The utility industry’s new technology transition

The utility industry’s new technology transition

By: Lisa Davis, Member of the Managing Board, Siemens AG

 

 

For more than a century the electric grid has evolved to become a foundation for economic growth, providing reliable and affordable electricity for businesses to produce new products and households to make daily life more efficient. During this period, the utility industry has adjusted to new generation sources and refined its business models based on new technologies. However, the change taking place today is more than an adjustment – it is a transformation happening at a pace and scale the industry has never experienced before.

 

This was a key theme at the Edison Electric Institute’s (EEI) Annual Convention, in San Diego, California, which brought together industry members and thought leaders to focus on how digitalization and new technologies are transforming the utility industry at a rapid pace across every level of the energy value chain – from generation, transmission, distribution, and use. At Siemens, we believe that the future energy ecosystem will rely on utilities combining smart grid technologies with existing and new infrastructure to ensure a range of options can work together for our customers.

 

The underlying catalyst for the utility industry’s rapid transformation today is driven by the convergence of two key realities. First, we are increasingly developing and deploying innovative energy technologies that are equipped with digital capabilities which can interact with distributed energy systems. Second, there is a broad recognition of the need to decarbonize our economy which is driving renewable energy technology. This convergence has enabled the traditional business models that utilities have employed for decades to shift due to digitalization, decentralization and decarbonization, so that now different generation, distribution and transmission systems can function together on the grid.

 

Enabled by the Internet of Things, utilities are shaping the future grid by linking microgrids to existing transmission and distribution assets. Take for example our new partnership with ComEd which is the first utility-operated microgrid cluster in the nation. Using software that will operate within the Siemens field-proven Microgrid Management System (MGMS), the microgrid will be constructed in the Bronzeville neighborhood on Chicago’s South Side and will connect with the microgrid on the nearby campus of the Illinois Institute of Technology (IIT). The Bronzeville Community Microgrid is expected to serve roughly 1,060 customers, including those providing critical services like the Chicago Police Department headquarters. What consumers get from this connectivity is more efficiency, protection against severe weather, and much better environmental outcomes working within a system that still leverages the local utility.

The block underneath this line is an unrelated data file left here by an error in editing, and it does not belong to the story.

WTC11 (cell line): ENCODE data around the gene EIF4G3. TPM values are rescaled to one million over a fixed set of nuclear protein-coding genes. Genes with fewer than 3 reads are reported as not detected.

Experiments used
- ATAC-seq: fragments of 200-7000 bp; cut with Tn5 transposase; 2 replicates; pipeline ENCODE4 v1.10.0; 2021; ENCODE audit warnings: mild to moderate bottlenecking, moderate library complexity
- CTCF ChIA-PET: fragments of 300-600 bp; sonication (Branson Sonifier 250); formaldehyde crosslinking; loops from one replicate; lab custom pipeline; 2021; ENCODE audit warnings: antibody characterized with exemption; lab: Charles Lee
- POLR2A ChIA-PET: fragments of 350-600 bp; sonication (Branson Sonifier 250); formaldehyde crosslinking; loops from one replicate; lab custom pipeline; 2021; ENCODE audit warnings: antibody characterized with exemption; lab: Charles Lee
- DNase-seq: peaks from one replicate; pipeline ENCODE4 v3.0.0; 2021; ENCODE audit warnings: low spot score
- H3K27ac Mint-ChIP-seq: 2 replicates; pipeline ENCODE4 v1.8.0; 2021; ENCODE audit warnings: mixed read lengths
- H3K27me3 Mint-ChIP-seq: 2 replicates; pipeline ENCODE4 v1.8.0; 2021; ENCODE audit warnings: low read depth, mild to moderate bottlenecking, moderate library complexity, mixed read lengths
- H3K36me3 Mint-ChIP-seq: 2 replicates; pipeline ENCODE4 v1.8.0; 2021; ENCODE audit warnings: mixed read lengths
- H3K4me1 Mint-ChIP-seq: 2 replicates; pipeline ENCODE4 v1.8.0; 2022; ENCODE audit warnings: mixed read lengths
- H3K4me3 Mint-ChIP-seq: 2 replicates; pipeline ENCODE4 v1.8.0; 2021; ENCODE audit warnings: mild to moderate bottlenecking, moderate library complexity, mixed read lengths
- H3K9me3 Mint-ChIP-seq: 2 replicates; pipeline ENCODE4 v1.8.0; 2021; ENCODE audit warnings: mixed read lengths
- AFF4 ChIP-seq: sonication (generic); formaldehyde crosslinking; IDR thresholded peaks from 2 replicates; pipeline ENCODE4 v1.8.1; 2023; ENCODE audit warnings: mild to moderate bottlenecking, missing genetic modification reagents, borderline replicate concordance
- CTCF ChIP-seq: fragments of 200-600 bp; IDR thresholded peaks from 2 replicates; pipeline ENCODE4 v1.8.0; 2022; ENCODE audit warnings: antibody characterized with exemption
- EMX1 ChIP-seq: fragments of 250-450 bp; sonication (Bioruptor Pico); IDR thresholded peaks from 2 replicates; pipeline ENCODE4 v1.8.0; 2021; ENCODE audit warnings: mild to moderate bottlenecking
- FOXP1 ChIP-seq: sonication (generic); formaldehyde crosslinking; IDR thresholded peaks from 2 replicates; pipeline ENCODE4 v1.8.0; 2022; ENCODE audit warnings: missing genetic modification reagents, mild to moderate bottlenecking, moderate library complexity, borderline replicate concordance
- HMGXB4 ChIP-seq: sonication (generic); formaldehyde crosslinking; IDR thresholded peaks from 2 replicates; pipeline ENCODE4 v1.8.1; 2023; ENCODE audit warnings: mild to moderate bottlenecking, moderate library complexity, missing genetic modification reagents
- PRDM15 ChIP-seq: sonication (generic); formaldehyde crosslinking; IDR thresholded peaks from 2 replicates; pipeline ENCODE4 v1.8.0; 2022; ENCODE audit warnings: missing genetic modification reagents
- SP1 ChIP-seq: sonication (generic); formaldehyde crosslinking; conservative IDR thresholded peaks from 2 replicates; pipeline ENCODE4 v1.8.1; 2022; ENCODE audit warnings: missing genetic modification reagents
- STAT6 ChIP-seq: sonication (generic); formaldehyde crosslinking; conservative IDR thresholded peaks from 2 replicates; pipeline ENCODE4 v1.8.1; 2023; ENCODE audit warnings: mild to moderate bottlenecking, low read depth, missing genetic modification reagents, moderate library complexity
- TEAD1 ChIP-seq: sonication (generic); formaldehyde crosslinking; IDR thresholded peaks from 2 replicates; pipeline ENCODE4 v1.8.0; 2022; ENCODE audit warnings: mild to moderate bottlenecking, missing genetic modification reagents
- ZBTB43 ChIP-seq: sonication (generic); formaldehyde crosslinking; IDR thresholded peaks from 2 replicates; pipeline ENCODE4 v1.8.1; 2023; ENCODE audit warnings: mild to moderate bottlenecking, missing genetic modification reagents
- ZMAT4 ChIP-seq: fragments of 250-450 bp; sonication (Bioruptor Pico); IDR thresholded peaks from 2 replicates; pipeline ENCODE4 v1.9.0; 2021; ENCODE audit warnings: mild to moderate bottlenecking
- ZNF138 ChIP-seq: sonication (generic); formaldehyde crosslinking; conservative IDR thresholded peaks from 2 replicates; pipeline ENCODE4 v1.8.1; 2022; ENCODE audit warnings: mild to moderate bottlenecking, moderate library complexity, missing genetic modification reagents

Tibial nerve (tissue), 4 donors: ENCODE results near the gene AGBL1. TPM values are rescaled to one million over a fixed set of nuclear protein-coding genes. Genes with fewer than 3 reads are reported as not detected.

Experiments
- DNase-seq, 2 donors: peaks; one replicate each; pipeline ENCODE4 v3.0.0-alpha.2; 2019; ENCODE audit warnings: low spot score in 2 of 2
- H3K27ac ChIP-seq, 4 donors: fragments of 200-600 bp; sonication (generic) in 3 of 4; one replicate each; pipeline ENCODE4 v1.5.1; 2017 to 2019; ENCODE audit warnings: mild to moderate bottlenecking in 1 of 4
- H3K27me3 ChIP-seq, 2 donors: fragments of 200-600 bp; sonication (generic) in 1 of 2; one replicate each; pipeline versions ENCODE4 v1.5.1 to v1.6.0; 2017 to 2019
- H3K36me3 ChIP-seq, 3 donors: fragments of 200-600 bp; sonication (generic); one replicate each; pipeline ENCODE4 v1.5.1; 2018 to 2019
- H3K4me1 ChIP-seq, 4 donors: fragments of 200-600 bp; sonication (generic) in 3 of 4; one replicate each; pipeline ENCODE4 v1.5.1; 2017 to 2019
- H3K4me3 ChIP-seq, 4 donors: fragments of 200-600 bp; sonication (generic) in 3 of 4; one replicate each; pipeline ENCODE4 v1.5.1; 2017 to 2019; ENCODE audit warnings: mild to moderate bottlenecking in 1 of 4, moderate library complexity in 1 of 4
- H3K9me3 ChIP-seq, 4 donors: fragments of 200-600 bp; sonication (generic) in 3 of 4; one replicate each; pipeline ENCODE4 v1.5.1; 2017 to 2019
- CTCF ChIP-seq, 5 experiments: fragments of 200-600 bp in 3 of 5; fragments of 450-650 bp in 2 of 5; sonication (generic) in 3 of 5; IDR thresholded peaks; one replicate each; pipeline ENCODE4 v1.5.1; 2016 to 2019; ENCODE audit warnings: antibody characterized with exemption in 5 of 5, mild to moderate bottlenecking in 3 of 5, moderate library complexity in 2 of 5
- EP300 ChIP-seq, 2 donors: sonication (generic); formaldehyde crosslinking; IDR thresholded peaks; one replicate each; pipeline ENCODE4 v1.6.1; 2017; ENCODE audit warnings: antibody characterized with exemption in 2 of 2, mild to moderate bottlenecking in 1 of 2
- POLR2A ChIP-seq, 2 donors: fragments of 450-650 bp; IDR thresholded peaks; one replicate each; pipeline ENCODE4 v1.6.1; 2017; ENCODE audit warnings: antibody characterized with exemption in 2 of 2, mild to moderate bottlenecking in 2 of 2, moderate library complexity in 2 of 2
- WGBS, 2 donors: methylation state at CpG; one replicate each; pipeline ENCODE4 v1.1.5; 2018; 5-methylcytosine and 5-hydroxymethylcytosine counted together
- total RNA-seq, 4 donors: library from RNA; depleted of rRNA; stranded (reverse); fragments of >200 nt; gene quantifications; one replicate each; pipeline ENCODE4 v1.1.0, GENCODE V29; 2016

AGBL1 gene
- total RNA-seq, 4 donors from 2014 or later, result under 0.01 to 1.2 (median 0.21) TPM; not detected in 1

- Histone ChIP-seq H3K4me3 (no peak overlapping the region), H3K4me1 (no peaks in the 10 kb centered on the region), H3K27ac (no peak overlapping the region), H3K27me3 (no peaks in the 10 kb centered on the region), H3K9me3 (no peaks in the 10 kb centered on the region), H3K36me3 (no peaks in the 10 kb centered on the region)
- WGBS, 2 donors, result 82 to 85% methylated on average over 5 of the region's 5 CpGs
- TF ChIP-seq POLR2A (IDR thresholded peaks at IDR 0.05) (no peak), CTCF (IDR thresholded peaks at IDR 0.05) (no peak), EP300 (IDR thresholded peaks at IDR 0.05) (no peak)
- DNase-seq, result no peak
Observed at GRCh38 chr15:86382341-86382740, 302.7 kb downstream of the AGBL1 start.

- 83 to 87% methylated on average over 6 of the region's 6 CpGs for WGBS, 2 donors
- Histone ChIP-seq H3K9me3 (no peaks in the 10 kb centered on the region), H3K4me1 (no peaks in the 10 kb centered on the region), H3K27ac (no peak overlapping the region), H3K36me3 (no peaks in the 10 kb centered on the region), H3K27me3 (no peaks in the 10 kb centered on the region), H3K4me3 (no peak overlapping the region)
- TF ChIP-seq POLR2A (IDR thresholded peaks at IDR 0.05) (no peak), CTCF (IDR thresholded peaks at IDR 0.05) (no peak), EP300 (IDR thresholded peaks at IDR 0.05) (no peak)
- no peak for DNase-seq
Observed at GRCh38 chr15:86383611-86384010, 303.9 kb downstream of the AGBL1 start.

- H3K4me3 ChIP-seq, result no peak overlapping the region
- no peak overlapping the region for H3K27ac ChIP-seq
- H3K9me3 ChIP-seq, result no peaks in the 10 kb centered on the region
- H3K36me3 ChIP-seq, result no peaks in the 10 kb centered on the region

Another transformation taking place is how utilities balance the inherent variability of renewable resources like solar and wind as communities continue to ramp up adoption. Battery-based energy storage systems are providing flexible “capacity” that reduces the need for backup thermal generation. Last week Fluence - the global energy storage technology and services company jointly owned by Siemens and The AES Corporation – announced a new project to supply a 10 MW, 4-hour Advancion energy storage solution to provide flexible peaking capacity that would normally be supplied by a natural gas turbine or other traditional generation asset. The new project for Salt River Project (SRP) and AES in Chandler, AZ – the first storage “peaker” outside of California – will provide fast, flexible, zero-direct emissions energy storage to meet peak needs in the greater Phoenix metropolitan area. By linking these systems together, utilities are creating new business models to balance the grid by leveraging battery storage to firm renewable generation.

 

Yet, to truly envision the power industry of the future, our transmission systems must leverage the Internet of Things to enable smarter grids. Utilities place transformers on the power grid to act as critical nodes for power distribution, and as the grid needs to balance both centralized and distributed generation assets, it is crucial that grid operators can seamlessly switch between different generation sources and end users. That is why Siemens introduced digital technologies to the traditional transformers, creating our new Sensformers which will leverage cloud-based applications for grid operators to visualize data and react based on an assets’ performance in real-time.

 

As utilities adopt renewable, digital and distributed technologies, we can see old electricity business models begin to shift and a new energy ecosystem form that prioritizes systems working together. These changes are unlocking exciting new possibilities for both utilities and consumers by using large amounts of data that can make energy generation, distribution and use cleaner and more decentralized while providing consumers with a more individualized experience. As Siemens helps our customers navigate the power sector’s rapid transformation, we also have a responsibility to deliver services and products that can work together in order to securely, reliably and affordably improve our modern-day energy systems.

 

Published On: June 25th, 2018